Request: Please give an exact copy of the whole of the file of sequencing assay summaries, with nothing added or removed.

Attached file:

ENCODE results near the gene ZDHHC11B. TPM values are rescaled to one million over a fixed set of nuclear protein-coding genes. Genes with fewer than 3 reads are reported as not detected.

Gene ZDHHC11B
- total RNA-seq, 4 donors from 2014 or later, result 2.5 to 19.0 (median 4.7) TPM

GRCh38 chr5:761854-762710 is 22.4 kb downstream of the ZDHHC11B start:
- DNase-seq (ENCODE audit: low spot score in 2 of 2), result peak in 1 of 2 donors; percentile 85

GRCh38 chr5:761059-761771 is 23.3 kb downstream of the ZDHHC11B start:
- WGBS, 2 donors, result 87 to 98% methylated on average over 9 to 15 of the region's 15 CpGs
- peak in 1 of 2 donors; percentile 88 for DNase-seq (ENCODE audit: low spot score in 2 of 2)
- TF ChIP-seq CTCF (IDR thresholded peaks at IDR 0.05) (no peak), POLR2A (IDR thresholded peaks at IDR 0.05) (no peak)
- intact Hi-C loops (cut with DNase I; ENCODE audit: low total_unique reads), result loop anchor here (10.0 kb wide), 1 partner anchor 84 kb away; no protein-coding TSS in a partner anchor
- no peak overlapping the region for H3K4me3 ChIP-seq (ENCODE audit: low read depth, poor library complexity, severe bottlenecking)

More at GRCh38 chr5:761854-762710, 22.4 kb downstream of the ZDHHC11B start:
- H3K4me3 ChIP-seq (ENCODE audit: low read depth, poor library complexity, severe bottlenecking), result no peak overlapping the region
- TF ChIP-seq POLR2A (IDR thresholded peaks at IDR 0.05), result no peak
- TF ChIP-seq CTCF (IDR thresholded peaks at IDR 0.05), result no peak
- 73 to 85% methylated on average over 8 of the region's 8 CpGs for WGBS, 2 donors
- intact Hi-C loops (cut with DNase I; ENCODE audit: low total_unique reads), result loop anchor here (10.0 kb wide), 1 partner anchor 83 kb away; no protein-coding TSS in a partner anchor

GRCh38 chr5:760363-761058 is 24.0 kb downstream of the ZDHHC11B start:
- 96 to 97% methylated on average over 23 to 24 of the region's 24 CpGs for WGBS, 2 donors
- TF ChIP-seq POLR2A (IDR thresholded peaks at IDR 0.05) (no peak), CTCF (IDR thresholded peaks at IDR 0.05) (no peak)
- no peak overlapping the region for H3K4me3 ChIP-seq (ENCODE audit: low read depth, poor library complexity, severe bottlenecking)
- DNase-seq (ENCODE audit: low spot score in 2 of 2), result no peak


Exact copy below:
ENCODE results near the gene ZDHHC11B. TPM values are rescaled to one million over a fixed set of nuclear protein-coding genes. Genes with fewer than 3 reads are reported as not detected.

Gene ZDHHC11B
- total RNA-seq, 4 donors from 2014 or later, result 2.5 to 19.0 (median 4.7) TPM

GRCh38 chr5:761854-762710 is 22.4 kb downstream of the ZDHHC11B start:
- DNase-seq (ENCODE audit: low spot score in 2 of 2), result peak in 1 of 2 donors; percentile 85

GRCh38 chr5:761059-761771 is 23.3 kb downstream of the ZDHHC11B start:
- WGBS, 2 donors, result 87 to 98% methylated on average over 9 to 15 of the region's 15 CpGs
- peak in 1 of 2 donors; percentile 88 for DNase-seq (ENCODE audit: low spot score in 2 of 2)
- TF ChIP-seq CTCF (IDR thresholded peaks at IDR 0.05) (no peak), POLR2A (IDR thresholded peaks at IDR 0.05) (no peak)
- intact Hi-C loops (cut with DNase I; ENCODE audit: low total_unique reads), result loop anchor here (10.0 kb wide), 1 partner anchor 84 kb away; no protein-coding TSS in a partner anchor
- no peak overlapping the region for H3K4me3 ChIP-seq (ENCODE audit: low read depth, poor library complexity, severe bottlenecking)

More at GRCh38 chr5:761854-762710, 22.4 kb downstream of the ZDHHC11B start:
- H3K4me3 ChIP-seq (ENCODE audit: low read depth, poor library complexity, severe bottlenecking), result no peak overlapping the region
- TF ChIP-seq POLR2A (IDR thresholded peaks at IDR 0.05), result no peak
- TF ChIP-seq CTCF (IDR thresholded peaks at IDR 0.05), result no peak
- 73 to 85% methylated on average over 8 of the region's 8 CpGs for WGBS, 2 donors
- intact Hi-C loops (cut with DNase I; ENCODE audit: low total_unique reads), result loop anchor here (10.0 kb wide), 1 partner anchor 83 kb away; no protein-coding TSS in a partner anchor

GRCh38 chr5:760363-761058 is 24.0 kb downstream of the ZDHHC11B start:
- 96 to 97% methylated on average over 23 to 24 of the region's 24 CpGs for WGBS, 2 donors
- TF ChIP-seq POLR2A (IDR thresholded peaks at IDR 0.05) (no peak), CTCF (IDR thresholded peaks at IDR 0.05) (no peak)
- no peak overlapping the region for H3K4me3 ChIP-seq (ENCODE audit: low read depth, poor library complexity, severe bottlenecking)
- DNase-seq (ENCODE audit: low spot score in 2 of 2), result no peak